Summerland is a census-designated place (CDP) in Santa Barbara County, California, United States. The population was 1,448 at the 2010 census, down from 1,545 at the 2000 census.
The town includes a school and a Presbyterian Church. There are many small businesses.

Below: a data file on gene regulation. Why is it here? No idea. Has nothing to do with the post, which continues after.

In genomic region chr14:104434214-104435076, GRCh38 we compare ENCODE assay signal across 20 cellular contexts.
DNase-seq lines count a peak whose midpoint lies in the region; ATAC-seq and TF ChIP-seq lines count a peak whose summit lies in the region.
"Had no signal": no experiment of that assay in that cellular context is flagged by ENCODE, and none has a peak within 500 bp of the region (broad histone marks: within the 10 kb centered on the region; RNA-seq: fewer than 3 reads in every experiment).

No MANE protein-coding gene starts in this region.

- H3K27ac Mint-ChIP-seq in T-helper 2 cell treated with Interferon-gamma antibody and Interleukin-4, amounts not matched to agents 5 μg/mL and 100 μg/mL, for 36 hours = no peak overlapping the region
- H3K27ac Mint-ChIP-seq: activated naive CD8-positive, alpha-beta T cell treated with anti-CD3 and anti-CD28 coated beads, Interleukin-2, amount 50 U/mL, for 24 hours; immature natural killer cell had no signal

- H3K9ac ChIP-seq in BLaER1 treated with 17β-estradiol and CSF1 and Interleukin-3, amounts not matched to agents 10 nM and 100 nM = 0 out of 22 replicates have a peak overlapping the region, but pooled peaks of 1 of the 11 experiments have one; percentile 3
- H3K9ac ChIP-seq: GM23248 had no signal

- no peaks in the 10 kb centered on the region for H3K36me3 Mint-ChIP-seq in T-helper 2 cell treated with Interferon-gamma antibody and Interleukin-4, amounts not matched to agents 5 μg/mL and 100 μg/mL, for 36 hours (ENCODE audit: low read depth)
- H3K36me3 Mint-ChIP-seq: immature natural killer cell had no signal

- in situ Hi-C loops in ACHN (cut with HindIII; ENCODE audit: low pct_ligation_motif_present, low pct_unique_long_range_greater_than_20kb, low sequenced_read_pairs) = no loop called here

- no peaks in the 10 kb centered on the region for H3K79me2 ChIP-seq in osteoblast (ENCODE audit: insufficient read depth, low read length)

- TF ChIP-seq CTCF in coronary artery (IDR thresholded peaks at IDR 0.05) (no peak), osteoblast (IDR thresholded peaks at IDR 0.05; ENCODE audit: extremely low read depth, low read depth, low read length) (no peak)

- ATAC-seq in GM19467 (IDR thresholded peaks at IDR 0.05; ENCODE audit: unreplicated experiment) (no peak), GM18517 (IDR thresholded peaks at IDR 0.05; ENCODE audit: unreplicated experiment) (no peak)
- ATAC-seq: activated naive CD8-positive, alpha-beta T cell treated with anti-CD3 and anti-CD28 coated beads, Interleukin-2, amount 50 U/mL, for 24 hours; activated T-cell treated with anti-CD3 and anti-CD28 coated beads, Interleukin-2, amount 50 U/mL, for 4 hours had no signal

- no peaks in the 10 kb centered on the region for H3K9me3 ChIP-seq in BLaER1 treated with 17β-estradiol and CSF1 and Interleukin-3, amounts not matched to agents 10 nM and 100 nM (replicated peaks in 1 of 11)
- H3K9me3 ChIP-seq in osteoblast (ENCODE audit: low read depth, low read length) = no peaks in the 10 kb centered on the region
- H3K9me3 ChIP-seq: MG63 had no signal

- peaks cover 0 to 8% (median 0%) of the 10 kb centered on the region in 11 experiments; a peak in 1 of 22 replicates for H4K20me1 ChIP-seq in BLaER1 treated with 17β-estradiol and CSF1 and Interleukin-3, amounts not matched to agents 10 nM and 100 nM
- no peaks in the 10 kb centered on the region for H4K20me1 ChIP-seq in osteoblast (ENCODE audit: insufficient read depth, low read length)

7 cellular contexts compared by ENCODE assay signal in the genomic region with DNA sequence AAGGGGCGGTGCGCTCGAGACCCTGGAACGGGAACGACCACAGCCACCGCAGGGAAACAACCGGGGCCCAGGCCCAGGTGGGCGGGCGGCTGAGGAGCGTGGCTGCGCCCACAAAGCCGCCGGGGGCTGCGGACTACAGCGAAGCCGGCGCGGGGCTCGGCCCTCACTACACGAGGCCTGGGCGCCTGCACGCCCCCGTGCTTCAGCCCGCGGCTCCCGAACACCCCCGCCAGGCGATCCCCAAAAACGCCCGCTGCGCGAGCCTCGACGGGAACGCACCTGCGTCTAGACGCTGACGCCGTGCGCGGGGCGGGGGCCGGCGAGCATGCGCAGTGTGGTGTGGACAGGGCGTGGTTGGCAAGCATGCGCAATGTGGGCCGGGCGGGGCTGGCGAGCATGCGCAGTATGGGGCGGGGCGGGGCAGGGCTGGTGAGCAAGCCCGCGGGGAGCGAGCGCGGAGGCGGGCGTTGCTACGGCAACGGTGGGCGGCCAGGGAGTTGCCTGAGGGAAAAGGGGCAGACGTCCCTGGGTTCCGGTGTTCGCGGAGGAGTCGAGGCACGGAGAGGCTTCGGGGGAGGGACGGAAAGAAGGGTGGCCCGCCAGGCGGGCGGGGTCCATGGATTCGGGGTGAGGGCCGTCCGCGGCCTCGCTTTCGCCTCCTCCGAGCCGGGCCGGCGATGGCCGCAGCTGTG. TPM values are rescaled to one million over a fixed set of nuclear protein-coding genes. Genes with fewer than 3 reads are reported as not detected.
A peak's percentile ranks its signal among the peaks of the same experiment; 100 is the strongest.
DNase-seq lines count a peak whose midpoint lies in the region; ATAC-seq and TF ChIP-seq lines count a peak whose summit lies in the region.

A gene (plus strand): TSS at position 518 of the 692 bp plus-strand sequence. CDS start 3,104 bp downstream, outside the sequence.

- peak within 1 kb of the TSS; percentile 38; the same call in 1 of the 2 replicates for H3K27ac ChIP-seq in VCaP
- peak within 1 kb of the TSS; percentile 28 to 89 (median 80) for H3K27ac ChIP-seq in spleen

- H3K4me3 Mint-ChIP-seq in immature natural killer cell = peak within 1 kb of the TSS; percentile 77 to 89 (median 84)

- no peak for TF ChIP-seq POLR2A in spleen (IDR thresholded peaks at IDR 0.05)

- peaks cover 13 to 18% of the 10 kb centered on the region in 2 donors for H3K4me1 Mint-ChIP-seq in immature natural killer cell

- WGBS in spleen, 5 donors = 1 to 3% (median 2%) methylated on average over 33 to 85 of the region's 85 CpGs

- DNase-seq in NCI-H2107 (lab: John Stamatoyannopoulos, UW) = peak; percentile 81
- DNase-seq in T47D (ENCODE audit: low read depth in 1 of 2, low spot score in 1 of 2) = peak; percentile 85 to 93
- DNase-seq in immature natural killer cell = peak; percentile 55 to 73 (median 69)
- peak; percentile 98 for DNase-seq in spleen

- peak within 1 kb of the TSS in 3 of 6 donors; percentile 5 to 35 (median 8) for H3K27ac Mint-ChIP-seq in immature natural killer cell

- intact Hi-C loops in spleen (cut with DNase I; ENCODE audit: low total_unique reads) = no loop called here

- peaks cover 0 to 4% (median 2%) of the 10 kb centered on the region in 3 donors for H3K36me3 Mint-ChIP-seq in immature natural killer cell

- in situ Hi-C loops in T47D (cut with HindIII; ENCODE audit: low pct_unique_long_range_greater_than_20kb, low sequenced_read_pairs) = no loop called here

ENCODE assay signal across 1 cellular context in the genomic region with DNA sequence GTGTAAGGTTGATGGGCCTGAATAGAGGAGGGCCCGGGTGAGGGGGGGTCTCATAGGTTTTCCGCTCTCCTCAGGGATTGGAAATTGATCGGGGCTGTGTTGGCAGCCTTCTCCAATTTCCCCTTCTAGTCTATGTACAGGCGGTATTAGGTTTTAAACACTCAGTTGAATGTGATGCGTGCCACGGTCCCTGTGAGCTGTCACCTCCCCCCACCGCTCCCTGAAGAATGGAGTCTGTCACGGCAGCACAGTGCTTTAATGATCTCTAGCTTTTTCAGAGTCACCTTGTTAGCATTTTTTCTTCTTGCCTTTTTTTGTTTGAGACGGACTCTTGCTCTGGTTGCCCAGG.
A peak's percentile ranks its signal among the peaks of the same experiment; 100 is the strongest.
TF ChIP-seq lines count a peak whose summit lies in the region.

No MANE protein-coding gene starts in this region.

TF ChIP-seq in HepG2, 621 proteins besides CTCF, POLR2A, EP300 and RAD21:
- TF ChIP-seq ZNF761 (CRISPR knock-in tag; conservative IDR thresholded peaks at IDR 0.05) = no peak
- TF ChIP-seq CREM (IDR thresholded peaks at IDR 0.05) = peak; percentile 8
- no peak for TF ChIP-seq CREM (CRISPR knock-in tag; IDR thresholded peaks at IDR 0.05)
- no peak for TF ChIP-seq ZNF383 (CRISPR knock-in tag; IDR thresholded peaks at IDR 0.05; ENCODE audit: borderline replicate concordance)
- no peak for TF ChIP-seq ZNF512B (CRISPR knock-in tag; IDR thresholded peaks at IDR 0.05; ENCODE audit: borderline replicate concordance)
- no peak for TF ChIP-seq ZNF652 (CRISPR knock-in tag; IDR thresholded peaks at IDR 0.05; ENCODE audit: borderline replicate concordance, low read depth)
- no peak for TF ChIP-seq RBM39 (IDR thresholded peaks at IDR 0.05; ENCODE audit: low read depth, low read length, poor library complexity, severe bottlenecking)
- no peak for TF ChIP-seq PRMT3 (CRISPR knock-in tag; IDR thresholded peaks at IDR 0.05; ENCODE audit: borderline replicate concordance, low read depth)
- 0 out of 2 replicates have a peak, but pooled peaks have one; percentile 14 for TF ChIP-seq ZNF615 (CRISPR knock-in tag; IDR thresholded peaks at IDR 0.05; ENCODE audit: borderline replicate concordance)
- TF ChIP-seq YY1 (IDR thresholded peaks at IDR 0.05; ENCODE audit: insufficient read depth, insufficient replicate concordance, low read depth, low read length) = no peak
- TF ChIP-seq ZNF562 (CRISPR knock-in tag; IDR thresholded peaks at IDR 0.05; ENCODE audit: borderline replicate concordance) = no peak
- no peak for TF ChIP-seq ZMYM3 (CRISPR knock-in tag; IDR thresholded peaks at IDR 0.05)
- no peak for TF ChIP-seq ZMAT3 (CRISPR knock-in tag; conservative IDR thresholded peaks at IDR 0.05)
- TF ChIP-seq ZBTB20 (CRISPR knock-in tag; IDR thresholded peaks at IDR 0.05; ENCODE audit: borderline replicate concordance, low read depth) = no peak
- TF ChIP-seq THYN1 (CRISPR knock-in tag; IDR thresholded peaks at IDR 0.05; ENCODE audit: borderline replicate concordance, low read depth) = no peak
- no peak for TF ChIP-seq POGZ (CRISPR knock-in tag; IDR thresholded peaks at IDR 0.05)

Tar from natural oil seeps in the Summerland area was long used as a sealant, both by the native Chumash peoples and by the Spanish builders of the Mission Santa Barbara, who used it as waterproofing for the roof. In 1883, Spiritualist and real estate speculator H.L. Williams founded the town of Summerland. He named it as an advertisement for the excellent weather, and in 1888 divided his land tract, on a moderately sloping hill facing the ocean, into numerous parcels. He promoted the tiny lots – 25 x 60 – to fellow spiritualists, who bought them in quantity and moved to the area. The houses they built included bizarre architectural features such as doors which opened to walls, and stairways ascending to nowhere. The spiritual center of the town was a community séance room, demolished only when Highway 101 was put through in the 1950s.